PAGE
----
It was disheartening to hear it said: "We all bully someone at some time in our lives" when I attended the first two presentations of a medical grand rounds forum called The Bullying Stops Here: the bottom line from neuroscience, psychiatry and education at The Montreal Children's Hospital last week. What does this say about us as humans? An empowering forum it was! It opened with psychologist Dr. Tracy Valiquette, imminent expert in the field of bullying, and then continued with Maureen Baron of The English Montreal School Board, who fully addressed the hot topic of cyber-bullying.
Bullying is any threatening or overtly harmful and repetitive action one takes toward another. It ranges from simple put-downs, manipulation, control and verbal abuse, to physical violence, which occur along a continuum of varying degrees of psychological, emotional, financial, sexual and physical abuse.
Dr. Valiquette's presentation set the tone as she made a connection between bullying as a cause of poor physical and mental health. She did this by explaining how our very real need as humans to affiliate with our peer groups (and families) and belong are what put as at the greatest risk when these same human social interactions hurt us. She explained how we are wired to belong and deferred to Harlow's study of monkeys where monkeys with no peer attachment was critical in terms of the monkeys' later "odd" behavior. She suggested the way our bodies' chemistry is affected by bullying as it seems that physical pain is often short-lived whereas social pain can last a lifetime. Both of these types of pain share neurophysical structures, a biology, and the effects are sustained and devastating, resulting in poor self-esteem and a myriad of chronic health conditions.
We often think of the bully as a school yard kid ready to pull a punch, but bullying happens everywhere. Today's technology enables cyber-bullying using a multitude of online and technological ways to intimidate, control, manipulate, victimize and revictimize people. Baron explained that the targets are often students by other students, but that it also happens to teachers by students and between teachers. Her job at the school board is to investigate allegations and directly deal with the perpetrators. She elaborated that what makes cyber-bullying particularly potent is that it is 24/7, can be done any time and anywhere, and allows the bully a certain anonymity (Keep in mind that IP addresses can be traced) while reaching a huge audience at great speed. She finished her excellent presentation with the importance of giving children ethical boundaries around technology with the analogy of just like we do not give a child the keys to our car without driver's education, so we must explain to our child, the rules about conducting oneself using technology. Her final advice was to the person being cyber-bullied: "Stop, Close, Tell."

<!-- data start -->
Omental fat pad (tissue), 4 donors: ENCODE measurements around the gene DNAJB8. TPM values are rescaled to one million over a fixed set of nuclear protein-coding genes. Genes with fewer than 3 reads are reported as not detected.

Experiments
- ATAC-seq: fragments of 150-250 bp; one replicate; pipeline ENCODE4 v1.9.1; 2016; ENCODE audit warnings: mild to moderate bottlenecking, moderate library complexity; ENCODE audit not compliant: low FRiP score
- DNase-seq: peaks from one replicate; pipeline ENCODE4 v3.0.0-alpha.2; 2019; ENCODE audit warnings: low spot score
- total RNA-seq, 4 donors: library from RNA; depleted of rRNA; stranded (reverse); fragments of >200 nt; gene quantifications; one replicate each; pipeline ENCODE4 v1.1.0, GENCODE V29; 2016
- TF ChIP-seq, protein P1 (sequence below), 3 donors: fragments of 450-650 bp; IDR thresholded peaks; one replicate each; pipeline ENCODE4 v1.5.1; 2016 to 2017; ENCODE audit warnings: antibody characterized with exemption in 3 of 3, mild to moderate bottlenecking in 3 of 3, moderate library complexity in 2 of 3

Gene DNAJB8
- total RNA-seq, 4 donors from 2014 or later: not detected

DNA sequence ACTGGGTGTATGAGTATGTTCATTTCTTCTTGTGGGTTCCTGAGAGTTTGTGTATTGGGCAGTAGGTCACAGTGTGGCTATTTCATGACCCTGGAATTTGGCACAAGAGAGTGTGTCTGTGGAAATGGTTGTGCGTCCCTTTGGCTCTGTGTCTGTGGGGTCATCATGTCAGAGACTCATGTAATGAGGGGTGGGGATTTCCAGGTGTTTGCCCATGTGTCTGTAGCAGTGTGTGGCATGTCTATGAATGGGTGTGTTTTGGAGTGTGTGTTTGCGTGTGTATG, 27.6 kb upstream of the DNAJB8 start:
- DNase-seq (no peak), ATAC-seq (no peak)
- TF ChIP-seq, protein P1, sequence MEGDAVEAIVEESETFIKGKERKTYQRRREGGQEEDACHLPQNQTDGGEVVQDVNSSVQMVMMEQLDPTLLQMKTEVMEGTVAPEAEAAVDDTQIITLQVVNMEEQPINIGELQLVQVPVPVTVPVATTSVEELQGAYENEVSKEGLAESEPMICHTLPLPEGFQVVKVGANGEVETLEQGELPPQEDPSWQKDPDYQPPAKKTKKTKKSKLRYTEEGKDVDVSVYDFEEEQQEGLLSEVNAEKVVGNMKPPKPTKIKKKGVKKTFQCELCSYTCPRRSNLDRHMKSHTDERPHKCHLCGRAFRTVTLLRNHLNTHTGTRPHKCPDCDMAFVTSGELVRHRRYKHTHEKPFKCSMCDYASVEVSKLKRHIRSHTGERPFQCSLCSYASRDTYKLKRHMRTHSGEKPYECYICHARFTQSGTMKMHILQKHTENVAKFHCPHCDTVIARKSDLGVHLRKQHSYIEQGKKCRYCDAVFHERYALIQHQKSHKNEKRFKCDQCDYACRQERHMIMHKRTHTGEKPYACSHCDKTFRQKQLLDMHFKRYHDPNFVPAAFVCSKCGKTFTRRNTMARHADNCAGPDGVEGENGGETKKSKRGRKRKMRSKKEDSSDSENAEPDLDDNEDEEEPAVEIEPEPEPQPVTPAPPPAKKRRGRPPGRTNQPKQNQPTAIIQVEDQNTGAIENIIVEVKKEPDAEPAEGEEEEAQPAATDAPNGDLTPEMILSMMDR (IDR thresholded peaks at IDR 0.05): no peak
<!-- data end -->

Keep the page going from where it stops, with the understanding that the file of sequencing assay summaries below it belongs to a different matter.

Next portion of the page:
Remember that the school yard bully grows up and goes into the workplace and forms families, as do those who are bullied. Bullying begets bullying. It's a cycle that continues if left unchecked. And it hurts and harms in ways that are not always visible to the eye.
Bullying must be stopped! It is not okay to continually pummel, degrade, humiliate and harm another person in any way. And as a child, you must tell someone. As an adult hearing this, you must act. As anyone of any age experiencing bullying at the hands of another, you must say "No!" and remove yourself from the situation. No one deserves maltreatment. No one.
We need to start with ourselves and take a long look at how we contribute to this growing problem. We need to take a stand and stand up to the bullies. We need to make our world a bully free zone.